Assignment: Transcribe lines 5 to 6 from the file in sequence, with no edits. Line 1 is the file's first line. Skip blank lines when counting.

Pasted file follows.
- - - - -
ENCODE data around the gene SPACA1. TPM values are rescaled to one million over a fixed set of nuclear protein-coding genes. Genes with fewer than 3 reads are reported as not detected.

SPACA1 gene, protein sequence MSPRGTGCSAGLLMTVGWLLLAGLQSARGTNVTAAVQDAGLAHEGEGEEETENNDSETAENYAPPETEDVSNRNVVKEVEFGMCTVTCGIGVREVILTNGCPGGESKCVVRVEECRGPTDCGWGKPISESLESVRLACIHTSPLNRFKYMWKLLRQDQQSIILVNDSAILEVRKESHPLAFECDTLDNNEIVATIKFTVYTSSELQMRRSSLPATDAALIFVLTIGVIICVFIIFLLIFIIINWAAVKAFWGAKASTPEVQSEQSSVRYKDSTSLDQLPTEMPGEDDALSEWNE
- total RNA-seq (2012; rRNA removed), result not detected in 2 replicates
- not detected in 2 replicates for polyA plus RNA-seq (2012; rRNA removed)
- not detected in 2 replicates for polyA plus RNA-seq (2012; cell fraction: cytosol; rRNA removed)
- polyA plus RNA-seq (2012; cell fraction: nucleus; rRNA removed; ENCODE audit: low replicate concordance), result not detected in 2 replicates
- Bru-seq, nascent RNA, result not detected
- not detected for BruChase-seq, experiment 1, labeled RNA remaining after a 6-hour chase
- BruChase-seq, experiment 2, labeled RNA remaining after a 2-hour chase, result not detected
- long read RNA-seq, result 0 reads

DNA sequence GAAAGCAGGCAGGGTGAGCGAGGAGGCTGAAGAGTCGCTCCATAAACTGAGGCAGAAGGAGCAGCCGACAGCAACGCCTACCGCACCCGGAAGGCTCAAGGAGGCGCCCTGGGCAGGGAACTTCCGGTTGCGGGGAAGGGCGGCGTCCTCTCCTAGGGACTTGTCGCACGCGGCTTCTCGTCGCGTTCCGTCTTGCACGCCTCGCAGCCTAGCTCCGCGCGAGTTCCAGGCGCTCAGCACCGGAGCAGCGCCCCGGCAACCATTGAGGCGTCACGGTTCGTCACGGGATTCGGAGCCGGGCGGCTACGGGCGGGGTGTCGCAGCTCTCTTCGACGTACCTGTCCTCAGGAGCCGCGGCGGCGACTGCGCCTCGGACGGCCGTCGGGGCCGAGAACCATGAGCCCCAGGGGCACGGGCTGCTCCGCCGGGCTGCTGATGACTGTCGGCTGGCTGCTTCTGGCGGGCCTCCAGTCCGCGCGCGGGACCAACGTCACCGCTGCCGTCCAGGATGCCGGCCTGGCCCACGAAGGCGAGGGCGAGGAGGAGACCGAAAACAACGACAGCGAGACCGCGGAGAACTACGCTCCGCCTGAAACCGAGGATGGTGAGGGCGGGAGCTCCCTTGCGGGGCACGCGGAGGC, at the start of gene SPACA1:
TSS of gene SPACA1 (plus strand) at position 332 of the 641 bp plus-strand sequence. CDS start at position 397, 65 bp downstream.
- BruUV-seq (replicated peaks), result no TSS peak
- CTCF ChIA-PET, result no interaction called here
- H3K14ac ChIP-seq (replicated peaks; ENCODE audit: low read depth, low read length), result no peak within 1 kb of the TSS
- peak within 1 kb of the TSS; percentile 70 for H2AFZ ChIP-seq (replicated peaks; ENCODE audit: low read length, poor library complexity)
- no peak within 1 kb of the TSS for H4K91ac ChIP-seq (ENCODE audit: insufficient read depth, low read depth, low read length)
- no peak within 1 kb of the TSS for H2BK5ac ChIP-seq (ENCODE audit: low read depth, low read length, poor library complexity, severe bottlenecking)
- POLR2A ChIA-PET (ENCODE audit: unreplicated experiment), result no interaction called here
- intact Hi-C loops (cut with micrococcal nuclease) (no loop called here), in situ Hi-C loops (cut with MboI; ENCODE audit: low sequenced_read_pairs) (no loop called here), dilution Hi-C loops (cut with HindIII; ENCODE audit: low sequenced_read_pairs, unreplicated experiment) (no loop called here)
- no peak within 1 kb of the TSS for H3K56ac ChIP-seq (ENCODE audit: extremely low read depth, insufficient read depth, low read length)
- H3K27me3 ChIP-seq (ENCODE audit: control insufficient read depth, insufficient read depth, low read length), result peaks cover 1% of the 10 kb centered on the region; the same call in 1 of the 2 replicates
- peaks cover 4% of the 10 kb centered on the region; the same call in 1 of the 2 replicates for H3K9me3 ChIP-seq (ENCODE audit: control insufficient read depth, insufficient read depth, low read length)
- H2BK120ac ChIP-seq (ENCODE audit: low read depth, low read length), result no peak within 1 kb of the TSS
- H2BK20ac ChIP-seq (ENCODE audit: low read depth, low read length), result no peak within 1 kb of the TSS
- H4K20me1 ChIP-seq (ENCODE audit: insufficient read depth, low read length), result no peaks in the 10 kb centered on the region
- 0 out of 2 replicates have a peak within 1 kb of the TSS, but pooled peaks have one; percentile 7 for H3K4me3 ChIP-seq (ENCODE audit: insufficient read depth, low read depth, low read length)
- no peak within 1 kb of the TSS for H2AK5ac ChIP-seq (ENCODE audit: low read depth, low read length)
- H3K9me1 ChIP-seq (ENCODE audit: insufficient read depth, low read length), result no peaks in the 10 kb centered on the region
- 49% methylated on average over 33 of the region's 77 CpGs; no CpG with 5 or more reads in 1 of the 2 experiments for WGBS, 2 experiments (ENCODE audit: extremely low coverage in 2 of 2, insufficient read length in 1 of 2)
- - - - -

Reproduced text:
- not detected in 2 replicates for polyA plus RNA-seq (2012; cell fraction: cytosol; rRNA removed)
- polyA plus RNA-seq (2012; cell fraction: nucleus; rRNA removed; ENCODE audit: low replicate concordance), result not detected in 2 replicates